The effect of ATP on sGC activity was examined with both full-length sGC (Figure 1A) and α1catβ1cat (Figure 1B). Figure 1A shows that ATP is a mixed-type inhibitor of FeII-unligated sGC as indicated by an increase in the apparent KM and a decrease in the Vmax. This is in agreement with previously published reports (5, 12) and indicates that ATP inhibits full-length sGC by binding to both the catalytic site as well as an allosteric nucleotide binding site. Kinetic data from previous reports show that this mechanism of ATP inhibition is observed with NO-stimulated sGC (5, 12, 21). This indicates that both nucleotide binding sites are accessible in the stimulated and basal sGC states. Figure 1B shows that ATP is also a mixed-type inhibitor of α1catβ1cat. α1catβ1catactivity was measured in the presence of Mn2+ because the complex is 50-fold more active in the presence of Mn2+ when compared to Mg2+ (9). α1catβ1catconsists of the C-terminus of both α1 and β1 (residues 467–690 of α1 and 414–619 of β1), and contains the catalytic site and the pseudosymmetric substrate binding site. This result localizes the allosteric nucleotide binding site to the C-terminus of sGC and establishes that the catalytic domains can be further used as a model to study the allosteric nucleotide binding site.
Different binding sites have been proposed for YC-1, including the N-terminus of the α1 subunit (13, 22) and the pseudosymmetric substrate site (11, 23, 24). Others have proposed that both ATP and YC-1 bind to the pseudosymmetric site (10, 11). To examine this possibility, full-length sGC and α1catβ1catactivity were examined in the presence of both ATP and YC-1. If YC-1 and ATP compete for the same site, then ATP should inhibit YC-1 activation of sGC. Figure 2A shows that YC-1 activates full-length sGC 10– 15-fold regardless of the presence of ATP (2.5 mM). Furthermore, there was no decrease in the fold activation of sGC by YC-1 at any concentration of ATP examined (0–5 mM). The sGC catalytic domain constructs, which contain the allosteric ATP binding site, were insensitive to YC-1 activation and YC-1 had no effect on the ATP-induced inhibition (Figure 2B). Figure 2 shows full-length sGC and α1catβ1cat activity at a single ATP concentration, but we observed consistent results at several nucleotide concentrations (0.1, 0.5, 1.0, 2.5, and 5.0 mM ATP). Additionally, the more soluble YC-1 derivative, BAY 41–2272, had no effect on the guanylate cyclase activity of α1catβ1cat (data not shown). The overall conclusion is that ATP and the allosteric activators YC-1 and BAY 41–2272 bind to distinct sites on sGC.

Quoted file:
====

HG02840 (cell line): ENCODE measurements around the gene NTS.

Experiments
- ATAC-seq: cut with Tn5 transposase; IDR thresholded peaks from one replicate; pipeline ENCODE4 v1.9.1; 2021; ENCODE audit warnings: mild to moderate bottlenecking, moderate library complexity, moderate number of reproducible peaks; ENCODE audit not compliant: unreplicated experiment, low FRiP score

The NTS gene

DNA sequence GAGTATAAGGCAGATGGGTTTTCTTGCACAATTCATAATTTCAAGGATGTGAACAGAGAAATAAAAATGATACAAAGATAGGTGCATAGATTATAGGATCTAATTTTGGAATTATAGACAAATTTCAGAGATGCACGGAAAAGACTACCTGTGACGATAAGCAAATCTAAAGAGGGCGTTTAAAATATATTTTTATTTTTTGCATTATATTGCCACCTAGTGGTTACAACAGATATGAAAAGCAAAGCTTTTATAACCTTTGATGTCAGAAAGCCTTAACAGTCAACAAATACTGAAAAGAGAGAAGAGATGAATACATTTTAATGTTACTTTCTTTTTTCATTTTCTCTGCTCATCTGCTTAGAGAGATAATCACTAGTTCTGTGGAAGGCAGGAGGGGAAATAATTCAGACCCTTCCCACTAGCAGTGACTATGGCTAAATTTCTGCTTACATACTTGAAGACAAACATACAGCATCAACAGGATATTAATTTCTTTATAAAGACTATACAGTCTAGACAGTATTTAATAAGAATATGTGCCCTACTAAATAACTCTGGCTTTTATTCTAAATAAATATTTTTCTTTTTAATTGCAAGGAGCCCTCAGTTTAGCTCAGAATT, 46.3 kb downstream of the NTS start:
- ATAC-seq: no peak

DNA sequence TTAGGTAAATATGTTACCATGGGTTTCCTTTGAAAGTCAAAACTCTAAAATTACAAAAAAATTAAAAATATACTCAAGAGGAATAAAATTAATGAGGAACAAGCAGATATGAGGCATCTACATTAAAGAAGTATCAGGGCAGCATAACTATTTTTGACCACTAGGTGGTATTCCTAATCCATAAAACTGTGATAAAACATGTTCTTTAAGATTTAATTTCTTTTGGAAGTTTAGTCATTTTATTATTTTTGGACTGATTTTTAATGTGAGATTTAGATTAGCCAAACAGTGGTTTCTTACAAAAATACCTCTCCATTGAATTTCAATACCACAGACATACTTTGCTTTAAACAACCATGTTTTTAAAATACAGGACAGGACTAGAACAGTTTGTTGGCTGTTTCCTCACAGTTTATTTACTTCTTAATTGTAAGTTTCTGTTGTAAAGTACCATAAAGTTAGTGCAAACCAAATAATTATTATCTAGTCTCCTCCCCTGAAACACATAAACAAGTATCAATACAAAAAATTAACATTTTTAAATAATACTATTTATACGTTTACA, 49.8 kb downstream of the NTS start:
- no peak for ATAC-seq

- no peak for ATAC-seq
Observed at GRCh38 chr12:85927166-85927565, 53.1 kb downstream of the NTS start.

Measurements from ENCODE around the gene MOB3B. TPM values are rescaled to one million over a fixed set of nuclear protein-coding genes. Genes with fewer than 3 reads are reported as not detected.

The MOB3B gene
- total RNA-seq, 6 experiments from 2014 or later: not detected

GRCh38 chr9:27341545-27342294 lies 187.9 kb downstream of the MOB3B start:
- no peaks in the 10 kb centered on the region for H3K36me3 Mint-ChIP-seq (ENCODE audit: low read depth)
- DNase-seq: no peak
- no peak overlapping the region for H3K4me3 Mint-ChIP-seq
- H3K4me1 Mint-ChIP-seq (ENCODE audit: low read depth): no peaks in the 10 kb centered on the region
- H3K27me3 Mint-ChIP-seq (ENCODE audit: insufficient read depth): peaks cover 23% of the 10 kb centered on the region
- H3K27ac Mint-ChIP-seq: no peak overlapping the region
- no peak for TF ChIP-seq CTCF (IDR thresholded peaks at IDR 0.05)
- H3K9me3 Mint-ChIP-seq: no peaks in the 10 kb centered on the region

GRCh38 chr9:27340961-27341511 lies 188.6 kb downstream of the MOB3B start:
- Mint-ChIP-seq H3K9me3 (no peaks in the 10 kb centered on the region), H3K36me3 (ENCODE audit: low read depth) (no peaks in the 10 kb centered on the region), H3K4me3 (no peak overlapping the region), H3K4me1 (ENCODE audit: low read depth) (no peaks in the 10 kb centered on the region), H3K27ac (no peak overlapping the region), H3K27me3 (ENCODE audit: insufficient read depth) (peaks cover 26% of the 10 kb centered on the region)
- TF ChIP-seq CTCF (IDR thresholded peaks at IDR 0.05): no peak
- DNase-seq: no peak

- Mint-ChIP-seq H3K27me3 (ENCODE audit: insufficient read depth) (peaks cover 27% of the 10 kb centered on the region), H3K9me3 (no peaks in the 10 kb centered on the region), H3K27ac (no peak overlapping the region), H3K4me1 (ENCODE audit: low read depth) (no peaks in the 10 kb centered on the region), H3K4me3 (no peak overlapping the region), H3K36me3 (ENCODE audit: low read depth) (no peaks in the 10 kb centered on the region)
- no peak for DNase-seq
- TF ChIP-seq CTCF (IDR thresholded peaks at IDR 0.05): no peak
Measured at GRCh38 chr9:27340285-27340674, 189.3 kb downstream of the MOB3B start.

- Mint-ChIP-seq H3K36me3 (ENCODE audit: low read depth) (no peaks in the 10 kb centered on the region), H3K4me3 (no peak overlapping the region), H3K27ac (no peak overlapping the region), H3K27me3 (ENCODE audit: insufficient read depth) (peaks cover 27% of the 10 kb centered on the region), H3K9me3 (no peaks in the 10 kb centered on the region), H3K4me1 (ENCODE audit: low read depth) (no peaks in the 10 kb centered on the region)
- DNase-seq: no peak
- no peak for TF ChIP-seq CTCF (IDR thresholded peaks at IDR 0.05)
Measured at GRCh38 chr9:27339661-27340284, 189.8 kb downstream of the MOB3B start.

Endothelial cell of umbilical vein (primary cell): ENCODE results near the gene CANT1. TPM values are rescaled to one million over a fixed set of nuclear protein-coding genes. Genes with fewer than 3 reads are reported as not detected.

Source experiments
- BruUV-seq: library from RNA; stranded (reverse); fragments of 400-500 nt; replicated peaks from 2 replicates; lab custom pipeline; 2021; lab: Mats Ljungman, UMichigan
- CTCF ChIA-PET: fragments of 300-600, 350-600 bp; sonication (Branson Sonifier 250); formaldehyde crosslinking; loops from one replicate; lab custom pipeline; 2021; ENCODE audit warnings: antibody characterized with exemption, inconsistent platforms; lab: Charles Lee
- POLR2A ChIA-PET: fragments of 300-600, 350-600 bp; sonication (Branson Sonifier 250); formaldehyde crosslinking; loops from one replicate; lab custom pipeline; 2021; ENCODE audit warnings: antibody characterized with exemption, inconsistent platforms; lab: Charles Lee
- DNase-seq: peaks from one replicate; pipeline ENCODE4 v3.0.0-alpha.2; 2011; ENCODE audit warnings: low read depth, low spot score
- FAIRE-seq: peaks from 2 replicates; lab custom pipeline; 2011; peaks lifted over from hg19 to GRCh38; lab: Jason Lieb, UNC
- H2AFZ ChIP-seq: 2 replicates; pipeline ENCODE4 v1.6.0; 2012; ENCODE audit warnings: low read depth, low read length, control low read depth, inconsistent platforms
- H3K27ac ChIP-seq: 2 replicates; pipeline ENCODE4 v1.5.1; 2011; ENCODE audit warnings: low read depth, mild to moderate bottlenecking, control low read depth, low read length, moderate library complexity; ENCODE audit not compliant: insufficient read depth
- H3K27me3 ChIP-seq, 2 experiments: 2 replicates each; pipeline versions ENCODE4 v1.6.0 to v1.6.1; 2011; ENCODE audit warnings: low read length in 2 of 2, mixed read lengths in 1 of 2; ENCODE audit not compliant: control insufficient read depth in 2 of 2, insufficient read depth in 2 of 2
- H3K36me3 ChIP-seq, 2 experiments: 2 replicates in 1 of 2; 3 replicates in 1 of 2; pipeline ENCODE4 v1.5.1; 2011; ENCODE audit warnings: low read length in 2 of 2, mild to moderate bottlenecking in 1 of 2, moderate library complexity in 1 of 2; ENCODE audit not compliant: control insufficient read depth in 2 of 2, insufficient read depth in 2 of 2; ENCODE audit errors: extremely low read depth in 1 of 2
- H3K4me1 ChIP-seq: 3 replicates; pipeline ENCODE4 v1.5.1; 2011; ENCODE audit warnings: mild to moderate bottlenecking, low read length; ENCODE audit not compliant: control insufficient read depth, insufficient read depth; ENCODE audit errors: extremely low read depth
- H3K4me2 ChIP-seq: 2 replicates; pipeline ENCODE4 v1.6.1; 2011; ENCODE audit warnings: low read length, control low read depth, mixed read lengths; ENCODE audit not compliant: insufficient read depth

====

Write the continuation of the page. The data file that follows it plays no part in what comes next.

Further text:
The mixed-type inhibition observed for both full-length sGC and α1catβ1cat (Figure 1A and B) indicates that ATP binds to the sGC catalytic site in addition to an allosteric nucleotide binding site, and indicates the potential for ATP turnover by the enzyme. sGC-catalyzed adenylate cyclase (AC) activity has been reported (25, 26); however, a thorough kinetic characterization of this activity had not been previously performed. Therefore, cAMP formation at various ATP concentrations for both NO-stimulated sGC and α1catβ1cat was measured.
Adenylate cyclase activity was observed for both NO-stimulated full-length sGC and α1catβ1cat (Figure 3A and B). The amount of turnover observed for sGC in the absence of NO was very low (0.1 nmol cAMP/min/mg at 1 mM ATP). Due to the low specific activity of the unligated enzyme and limitations in acquiring purified protein, the sGC KM for ATP in the absence of NO was not determined; however, it is clear that the adenylate cyclase activity of purified sGC is significantly activated by the presence of NO. This observation is in agreement with an earlier study with protein isolated from various rat tissues (26). The presence of YC-1 also stimulated the AC activity of full-length sGC ~10-fold (data not shown). Substrate inhibition of adenylate cyclase activity was observed at high concentrations of ATP (0.5–10 mM) in both NO-stimulated full-length sGC and α1catβ1cat. Fitting the plots in Figure 3 to a non-competitive substrate inhibition equation yields a KM ATP of 52 µM and KI ATP of 1.4 mM for full-length sGC. α1catβ1catexhibits a decreased affinity for ATP relative to sGC as the KM ATP and KI ATP were determined to be 459 µM and 5.4 mM, respectively (Table 1). This suggests that ATP binding to the allosteric site leads to a conformational change at the catalytic site to inhibit turnover of both ATP and GTP. Additionally, the observation of this kinetic phenomena in both sGC and α1catβ1catconfirms that the allosteric nucleotide binding site is contained on the C-terminus of α1 and β1.